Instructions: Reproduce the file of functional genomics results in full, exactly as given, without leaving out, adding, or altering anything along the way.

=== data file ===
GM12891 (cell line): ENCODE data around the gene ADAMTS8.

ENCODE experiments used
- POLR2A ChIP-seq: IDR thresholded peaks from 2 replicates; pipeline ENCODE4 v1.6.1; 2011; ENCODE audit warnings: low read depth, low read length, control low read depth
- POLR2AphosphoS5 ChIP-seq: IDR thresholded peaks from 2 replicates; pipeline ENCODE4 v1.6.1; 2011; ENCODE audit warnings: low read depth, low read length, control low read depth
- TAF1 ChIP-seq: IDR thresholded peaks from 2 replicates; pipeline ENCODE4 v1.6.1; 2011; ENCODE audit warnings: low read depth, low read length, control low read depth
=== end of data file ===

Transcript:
GM12891 (cell line): ENCODE data around the gene ADAMTS8.

ENCODE experiments used
- POLR2A ChIP-seq: IDR thresholded peaks from 2 replicates; pipeline ENCODE4 v1.6.1; 2011; ENCODE audit warnings: low read depth, low read length, control low read depth
- POLR2AphosphoS5 ChIP-seq: IDR thresholded peaks from 2 replicates; pipeline ENCODE4 v1.6.1; 2011; ENCODE audit warnings: low read depth, low read length, control low read depth
- TAF1 ChIP-seq: IDR thresholded peaks from 2 replicates; pipeline ENCODE4 v1.6.1; 2011; ENCODE audit warnings: low read depth, low read length, control low read depth